Knitting is a proven wellness tool
Washington, D.C. — When the pandemic hit, Project Knitwell (PK) pivoted to teaching knitting via Zoom, and has brought this helpful wellness tool to nurses around the region. Through its innovative Knitwell in the Cloud program, Project Knitwell is currently teaching nurses at its partner sites, including MedStar Georgetown University Hospital.
“A silver lining that has emerged from the pandemic is that now — through Knitwell in the Cloud — nurses and other healthcare staff can take advantage of these lessons,” said Carol Caparosa, Project Knitwell Executive Director and Founder. “When we were in-person, nurses could never take the time to sit down and learn to knit. Well, now they can, from the comfort of their homes,” explained Caparosa.
Currently, approximately 14 volunteer instructors are teaching approximately 20 students. “Knitting has been very therapeutic. It’s satisfying watching something come together,” said Vanessa, a nurse who is a Knitwell in the Cloud alumna.
Knitting as a Wellness Tool
Therapeutic knitting? With the cooperation of Project Knitwell, two oncology nurses at MedStar Georgetown University Hospital (MGUH) conducted a study that concluded that knitting can help reduce compassion fatigue (burnout) among oncology nurses. The Impact of a Knitting Intervention on Compassion Fatigue in Oncology Nurses was published in the Clinical Journal of Oncology Nursing.
“Knitting is far more than just a hands-on task,” explains oncology nurse Lindsay Anderson, one of the study’s authors. “Over time, our nurses, after learning to knit, had increased rates of compassion satisfaction and decreased burnout scores. I would love to see future research continue to demonstrate the many physical, psychological and mental health benefits associated with knitting.”
A former Project Knitwell participant described knitting as a “priceless gift of talent! It has meant so much to know how to do this. Helps me with depression, anxiety and stress. Thank you so much!!! I’m forever grateful!!!!”
Knitwell in the Cloud
Leveraging its network of dedicated volunteers, Project Knitwell developed Knitwell in the Cloud, a program to teach knitting virtually, one-on-one, through the popular Zoom platform. By using smartphones (and a specific placement technique), both instructor and student can clearly see each other’s hands and the instructor can guide the student through the learning process. The lessons and the knitting kit are free to participants. At this time, Project Knitwell is only able to offer the program to participants through its partner sites (listed below).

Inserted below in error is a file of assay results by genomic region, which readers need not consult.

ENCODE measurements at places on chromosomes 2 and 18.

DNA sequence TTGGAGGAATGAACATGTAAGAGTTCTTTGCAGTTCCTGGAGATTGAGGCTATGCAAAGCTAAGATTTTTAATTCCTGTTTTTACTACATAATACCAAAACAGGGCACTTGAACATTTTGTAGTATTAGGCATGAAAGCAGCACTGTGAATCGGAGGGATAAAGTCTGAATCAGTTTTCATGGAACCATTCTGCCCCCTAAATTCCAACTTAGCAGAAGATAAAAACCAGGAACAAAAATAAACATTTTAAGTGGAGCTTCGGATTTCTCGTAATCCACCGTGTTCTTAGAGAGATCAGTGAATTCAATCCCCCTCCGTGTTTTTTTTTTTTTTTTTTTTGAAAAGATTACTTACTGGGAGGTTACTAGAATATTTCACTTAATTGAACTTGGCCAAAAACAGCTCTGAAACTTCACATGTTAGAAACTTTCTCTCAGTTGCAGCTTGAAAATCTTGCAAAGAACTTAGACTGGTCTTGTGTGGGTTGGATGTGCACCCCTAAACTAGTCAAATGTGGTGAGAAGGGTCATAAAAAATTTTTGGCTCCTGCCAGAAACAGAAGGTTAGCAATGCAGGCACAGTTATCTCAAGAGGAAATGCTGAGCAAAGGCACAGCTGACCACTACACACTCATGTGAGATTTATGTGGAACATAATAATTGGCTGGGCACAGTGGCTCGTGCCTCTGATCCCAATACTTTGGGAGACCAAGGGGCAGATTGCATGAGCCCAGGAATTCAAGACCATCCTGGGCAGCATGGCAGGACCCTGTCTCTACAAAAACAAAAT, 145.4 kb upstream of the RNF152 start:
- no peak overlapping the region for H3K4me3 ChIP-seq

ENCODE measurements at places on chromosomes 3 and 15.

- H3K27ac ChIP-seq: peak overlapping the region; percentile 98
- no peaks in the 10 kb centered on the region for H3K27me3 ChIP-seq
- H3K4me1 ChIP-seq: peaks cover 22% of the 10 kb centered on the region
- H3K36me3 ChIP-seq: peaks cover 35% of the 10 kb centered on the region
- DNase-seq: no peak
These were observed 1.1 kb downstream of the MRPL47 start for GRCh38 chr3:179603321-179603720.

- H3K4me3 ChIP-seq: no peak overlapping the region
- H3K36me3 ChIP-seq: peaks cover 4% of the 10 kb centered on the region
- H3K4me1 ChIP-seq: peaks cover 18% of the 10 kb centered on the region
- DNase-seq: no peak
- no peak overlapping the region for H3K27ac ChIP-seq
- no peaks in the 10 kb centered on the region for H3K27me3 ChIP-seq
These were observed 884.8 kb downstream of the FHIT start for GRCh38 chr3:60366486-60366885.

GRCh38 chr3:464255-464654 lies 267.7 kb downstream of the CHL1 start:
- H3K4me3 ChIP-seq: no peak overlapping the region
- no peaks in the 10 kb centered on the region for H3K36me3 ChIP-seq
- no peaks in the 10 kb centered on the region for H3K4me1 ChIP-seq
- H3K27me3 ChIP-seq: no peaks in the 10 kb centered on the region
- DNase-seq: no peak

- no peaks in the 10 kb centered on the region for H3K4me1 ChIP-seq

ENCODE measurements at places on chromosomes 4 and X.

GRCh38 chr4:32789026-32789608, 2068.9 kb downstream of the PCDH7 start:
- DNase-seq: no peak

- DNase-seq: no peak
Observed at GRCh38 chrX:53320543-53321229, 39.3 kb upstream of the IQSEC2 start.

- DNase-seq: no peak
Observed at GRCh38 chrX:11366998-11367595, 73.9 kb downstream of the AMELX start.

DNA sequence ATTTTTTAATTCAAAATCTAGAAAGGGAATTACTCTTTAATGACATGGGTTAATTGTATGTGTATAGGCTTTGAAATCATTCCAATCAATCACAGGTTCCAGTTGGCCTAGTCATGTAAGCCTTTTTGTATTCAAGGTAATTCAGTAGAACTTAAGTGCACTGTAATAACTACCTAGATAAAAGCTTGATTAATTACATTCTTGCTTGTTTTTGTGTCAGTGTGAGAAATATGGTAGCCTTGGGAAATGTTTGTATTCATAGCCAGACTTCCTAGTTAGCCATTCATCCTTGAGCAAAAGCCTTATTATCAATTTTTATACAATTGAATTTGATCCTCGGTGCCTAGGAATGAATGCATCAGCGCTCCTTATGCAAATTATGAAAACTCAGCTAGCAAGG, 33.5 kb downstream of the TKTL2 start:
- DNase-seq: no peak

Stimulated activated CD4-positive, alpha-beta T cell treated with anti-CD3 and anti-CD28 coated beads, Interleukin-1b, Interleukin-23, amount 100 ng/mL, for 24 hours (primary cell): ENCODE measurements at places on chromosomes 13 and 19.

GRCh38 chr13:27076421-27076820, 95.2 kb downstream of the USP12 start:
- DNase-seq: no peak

The program has about 15 alumni; they are invited to join Project Knitwell’s K2Tog group.
Our volunteers are teaching knitting to help nurses cope with stress. Here’s Eve, a nurse at MedStar Georgetown University Hospital, with her first project.
K2Tog — a social knitting opportunity
Seeking a way to replicate some of the collegial in-person knitting groups that it used to hold, Project Knitwell developed its K2Tog (“Knit Two Together”) program. K2Tog is a bimonthly social knitting group for knitters of all abilities, hosted on the Zoom platform. While not an instructional program, Project Knitwell instructors host and participate in the session and can answer questions and share tips and ideas.
A theme is selected for each session. Several guest presenters have participated to discuss a myriad of topics related to knitting and wellness. It is a great place for all knitters and serves as a great next program for students who graduate from Knitwell in the Cloud. The program is free; anyone can join and knitters from all over the country have attended. To join a K2Tog session, send an email to email@example.com.
Project Knitwell’s partner sites include many hospital and community settings where stress is a major barrier to wellness. Project Knitwell offers the Knitwell in the Cloud program to all of its partner sites.
Healthcare settings, including:
- Children’s National Medical Center (CNMC)
- Inova Schar Cancer Institute
- MedStar Georgetown University Hospital (MGUH)
- Virginia Hospital Center
Project Knitwell also conducts programs for adults and children at community and school sites, including:
- Bread for the City
- Correctional Treatment Facility, DC Dept. of Corrections
- Friends of Guest House
- John L. Gildner Regional Institute for Children and Adolescents (JLG-RICA)
- N Street Village
- Ronald McDonald House of Greater Washington D.C.
- Smith Center for Healing and the Arts
- Young Women’s Breast Cancer Awareness Foundation, a new partner in the Pittsburgh, PA area
Any Washington, D.C. area healthcare or community site is welcome to contact Project Knitwell to explore partnership opportunities, firstname.lastname@example.org.
About Project Knitwell
Project Knitwell is a 501(c)(3) nonprofit organization operating in the Washington, DC area, offering knitting as a wellness tool to help people cope with stressful situations at more than a dozen hospital and community settings. Founded in 2010, Project Knitwell is celebrating its 10th Anniversary. With minimal paid staff, over the last 10 years, Project Knitwell has proudly served more than 5,000 participants with more than 30 volunteers.
Carol Caparosa, Executive Director and Founder